ECE635

Codes on Graphs
Catalog Data: 

Graduate Course Information

==========================================

ECE 635 - Codes on Graphs

Credits:  3.00

Course Website:  http://www2.engr.arizona.edu/~vasic/teaching.htm

UA Catalog Description:  http://catalog.arizona.edu/allcats.html

Course Assessment: 

Homework:  assigned but not graded

Project:  1-2 projects

Exams:  2 Midterm Exams, 1 Final Exam

Grading Policy:

Typically: 30% Midterms,

               35% Final Exam,

               15% Homework,

                 0% Laboratory,

                20% Project.

Course Summary:

This graduate course provides an in-depth treatment of modern error correction codes and decoding algorithms.

            Error correcting codes (ECC) are an integral part of modern day communications, computer and data storage systems and play a vital role in ensuring he integrity of data in the presence of errors. In the most general terms, the purpose of error correcting code is to protect user data, and this is achieved by appending redundant, so called parity bits, along with the data bits. Low-density parity-check (LDPC) codes are a class of error-correction codes that have revolutionized communications and data storage industry. They have been the focus of intense research over more than a decade because they can approach theoretical limits of reliable transmission over various communications and storage channels even when decoded by sub-optimal low complexity iterative algorithms. The past decade in

information theory has been marked by the quest for low complexity decoders, and the emergence of iterative message passing decoders.        Efficient and high-speed implementations coupled with recent advances in integrated circuit technologies, have made LDPC codes de-facto industry standards in a number of systems. With emerging technologies requiring much faster processing speeds with stricter energy utilization constraints while still requiring very low target error-rates, there has been an increasing need for reduced-complexity iterative decoders that provide improved performance.

            Wireless networks, satellite communications, deep-space communications, power line communications are among applications where the LDPC codes are the standardized ECC scheme. More specifically LDPC codes are used as an error correcting scheme in: digital video broadcast over satellite (DVB-S2 Standard) and over cable (DVB-C2 Standard), terrestrial television broadcasting (DVB-T2, DVB-T2-Lite Standards), GEO-Mobile Radio (GMR) satellite telephony (GMR-1 Standard), local and metropolitan area networks (LAN/MAN) (IEEE 802.11 (WiFi)), wireless personal area networks (WPAN) (IEEE 802.15.3c (60 GHz PHY)), wireless local and metropolitan area networks (WLAN/WMAN) (IEEE 802.16 (Mobile WiMAX), near-earth and deep space communications (CCSDS), wire and power line communications ( ITU-T G.hn (G.9960)), utra-wide band technologies (WiMedia 1.5 UWB), etc. [11]. Very recently LDPC codes have found their way in magnetic hard disk drives and optical communications, and they are the main candidates for ECC system in ash memories.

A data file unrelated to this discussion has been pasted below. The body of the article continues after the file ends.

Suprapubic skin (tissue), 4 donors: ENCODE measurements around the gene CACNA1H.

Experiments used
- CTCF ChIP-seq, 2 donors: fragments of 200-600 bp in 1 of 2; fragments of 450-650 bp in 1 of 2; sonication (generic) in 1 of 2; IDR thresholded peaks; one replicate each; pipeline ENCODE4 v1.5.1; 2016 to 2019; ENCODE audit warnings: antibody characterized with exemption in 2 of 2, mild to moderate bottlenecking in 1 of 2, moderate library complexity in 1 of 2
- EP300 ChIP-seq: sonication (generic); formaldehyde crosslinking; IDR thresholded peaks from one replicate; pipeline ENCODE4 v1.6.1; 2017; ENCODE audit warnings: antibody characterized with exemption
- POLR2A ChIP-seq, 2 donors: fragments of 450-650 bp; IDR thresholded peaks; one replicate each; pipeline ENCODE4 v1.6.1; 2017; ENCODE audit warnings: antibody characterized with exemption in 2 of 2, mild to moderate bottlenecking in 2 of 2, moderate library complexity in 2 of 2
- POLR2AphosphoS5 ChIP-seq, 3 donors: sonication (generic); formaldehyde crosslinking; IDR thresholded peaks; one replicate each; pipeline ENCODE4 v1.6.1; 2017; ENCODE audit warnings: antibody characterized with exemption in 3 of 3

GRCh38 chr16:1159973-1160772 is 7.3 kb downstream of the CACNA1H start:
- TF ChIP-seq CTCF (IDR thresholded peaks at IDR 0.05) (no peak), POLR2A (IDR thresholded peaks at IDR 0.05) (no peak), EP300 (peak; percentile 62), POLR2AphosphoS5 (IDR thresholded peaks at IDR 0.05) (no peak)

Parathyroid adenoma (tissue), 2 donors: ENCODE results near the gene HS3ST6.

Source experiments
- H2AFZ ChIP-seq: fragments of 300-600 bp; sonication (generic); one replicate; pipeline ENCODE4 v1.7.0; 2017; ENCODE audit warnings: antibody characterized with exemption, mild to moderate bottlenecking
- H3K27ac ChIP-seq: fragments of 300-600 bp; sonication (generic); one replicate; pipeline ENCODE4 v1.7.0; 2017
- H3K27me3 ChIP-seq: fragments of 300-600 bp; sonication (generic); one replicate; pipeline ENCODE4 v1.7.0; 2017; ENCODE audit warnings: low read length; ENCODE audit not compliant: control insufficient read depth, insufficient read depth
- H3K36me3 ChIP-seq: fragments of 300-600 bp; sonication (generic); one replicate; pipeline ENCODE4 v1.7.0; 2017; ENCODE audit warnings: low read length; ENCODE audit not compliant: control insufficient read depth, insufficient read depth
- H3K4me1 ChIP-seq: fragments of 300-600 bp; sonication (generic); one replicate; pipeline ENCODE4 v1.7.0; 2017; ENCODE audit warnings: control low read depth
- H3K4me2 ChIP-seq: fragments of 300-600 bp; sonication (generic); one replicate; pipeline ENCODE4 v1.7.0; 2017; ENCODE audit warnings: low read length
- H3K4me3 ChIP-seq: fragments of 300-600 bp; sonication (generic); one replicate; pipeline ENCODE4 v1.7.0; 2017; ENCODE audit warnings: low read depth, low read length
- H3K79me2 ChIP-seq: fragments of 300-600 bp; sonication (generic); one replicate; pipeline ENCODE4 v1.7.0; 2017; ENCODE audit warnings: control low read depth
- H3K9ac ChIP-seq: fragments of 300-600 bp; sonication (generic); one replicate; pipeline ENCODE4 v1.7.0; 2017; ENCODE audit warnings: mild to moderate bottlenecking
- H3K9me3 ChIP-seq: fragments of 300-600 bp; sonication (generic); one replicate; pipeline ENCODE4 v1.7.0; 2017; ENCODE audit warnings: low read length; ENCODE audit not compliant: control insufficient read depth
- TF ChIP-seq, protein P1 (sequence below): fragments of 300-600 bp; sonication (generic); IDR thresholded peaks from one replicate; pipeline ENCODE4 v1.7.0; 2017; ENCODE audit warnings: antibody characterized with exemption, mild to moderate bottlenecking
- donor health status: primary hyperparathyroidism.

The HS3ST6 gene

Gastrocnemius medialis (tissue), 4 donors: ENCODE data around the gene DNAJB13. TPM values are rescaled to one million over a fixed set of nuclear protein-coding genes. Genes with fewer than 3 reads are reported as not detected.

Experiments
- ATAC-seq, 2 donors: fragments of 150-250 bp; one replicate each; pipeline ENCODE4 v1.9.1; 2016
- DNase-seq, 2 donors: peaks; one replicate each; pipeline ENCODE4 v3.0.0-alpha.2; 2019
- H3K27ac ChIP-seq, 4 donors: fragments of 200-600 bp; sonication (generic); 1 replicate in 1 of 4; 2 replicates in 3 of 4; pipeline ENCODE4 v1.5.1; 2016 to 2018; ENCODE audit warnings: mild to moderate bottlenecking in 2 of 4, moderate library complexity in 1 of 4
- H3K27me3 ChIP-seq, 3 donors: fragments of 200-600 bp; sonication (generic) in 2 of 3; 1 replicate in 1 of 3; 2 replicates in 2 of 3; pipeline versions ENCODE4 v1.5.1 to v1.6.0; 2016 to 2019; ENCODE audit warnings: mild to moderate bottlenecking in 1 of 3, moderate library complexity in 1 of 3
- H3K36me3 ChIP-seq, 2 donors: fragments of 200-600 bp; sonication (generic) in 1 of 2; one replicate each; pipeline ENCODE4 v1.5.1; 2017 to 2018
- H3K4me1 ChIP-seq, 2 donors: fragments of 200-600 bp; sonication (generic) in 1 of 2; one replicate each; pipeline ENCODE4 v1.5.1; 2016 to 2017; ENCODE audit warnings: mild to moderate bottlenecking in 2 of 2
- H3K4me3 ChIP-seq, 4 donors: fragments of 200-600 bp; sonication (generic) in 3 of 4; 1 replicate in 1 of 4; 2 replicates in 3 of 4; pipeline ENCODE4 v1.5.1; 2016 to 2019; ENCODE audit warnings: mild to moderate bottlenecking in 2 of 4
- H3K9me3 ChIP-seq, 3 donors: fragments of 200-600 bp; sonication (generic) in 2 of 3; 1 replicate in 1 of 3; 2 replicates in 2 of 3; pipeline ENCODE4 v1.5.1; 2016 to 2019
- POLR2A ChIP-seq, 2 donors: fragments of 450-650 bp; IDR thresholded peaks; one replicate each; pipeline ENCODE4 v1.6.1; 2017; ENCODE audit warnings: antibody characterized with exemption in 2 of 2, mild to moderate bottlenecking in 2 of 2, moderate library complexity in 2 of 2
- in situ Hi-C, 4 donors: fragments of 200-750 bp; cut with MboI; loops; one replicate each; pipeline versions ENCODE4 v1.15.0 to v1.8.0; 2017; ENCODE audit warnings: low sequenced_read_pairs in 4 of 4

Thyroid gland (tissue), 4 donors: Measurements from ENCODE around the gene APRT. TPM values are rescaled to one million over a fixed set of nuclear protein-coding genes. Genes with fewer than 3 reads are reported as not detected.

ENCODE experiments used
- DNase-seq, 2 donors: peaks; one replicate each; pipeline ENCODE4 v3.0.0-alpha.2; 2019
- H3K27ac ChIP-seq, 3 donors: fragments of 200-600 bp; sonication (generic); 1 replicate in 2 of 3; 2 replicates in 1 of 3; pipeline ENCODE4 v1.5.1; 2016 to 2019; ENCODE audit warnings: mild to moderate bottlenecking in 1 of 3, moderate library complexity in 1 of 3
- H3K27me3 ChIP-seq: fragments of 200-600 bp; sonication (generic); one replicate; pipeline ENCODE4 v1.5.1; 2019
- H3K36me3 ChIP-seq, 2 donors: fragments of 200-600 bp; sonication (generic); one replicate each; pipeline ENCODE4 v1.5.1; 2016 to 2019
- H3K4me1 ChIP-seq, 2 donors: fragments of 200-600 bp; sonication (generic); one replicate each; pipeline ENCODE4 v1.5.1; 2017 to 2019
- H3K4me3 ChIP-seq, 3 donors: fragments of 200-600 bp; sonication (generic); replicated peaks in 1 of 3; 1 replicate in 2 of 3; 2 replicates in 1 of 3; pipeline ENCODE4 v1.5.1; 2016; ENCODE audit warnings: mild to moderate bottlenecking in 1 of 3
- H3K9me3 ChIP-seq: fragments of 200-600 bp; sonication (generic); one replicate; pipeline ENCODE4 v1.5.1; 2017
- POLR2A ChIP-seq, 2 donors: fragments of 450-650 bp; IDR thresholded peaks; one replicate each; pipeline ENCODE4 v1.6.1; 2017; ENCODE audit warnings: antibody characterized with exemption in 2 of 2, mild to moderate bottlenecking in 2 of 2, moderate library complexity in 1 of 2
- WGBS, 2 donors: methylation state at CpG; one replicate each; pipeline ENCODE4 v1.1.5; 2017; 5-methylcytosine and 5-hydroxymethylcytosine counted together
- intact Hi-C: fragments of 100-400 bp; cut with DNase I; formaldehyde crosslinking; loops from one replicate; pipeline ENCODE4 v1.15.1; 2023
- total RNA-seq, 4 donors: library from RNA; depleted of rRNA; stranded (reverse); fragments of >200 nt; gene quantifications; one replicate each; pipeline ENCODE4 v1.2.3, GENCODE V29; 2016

Prerequisite(s): 
Graduate Standing
Textbook(s): 

Tom Richardson, and Ruediger Urbanke, Modern Coding Theory

S. Lin and W. Ryan, Channel Codes: Classical and Modern

D. J. C. Mackay, Information Theory, Inference & Learning Algorithms

M. I. Jordan, An Introduction to Probabilistic Graphical Models 

Course Topics: 

1.     Codes on graphs and low-density parity-check codes

2.     Graphical representation of a code (trellis, Tanner graph)

3.     Low-density parity check (LDPC) codes

4.     Codes constructed from combinatorial designs and other structures

5.     Expander codes and expander arguments

6.     Graph topology and code parameters

7.     Iterative decoding

8.     Bayesian networks, exact and approximate inference

9.     Factor graphs, inference, counting, message passing algorithms,

10.  Gallager type algorithms, bit-flipping

11.  Analysis of LDPC codes and error floor phenomenon

12.  Trapping sets

13.  Llinear programming decoding

14.  Polar codes

Relationship to Student Outcomes: 

Lecture:  150 minutes/week

University of Arizona College of Engineering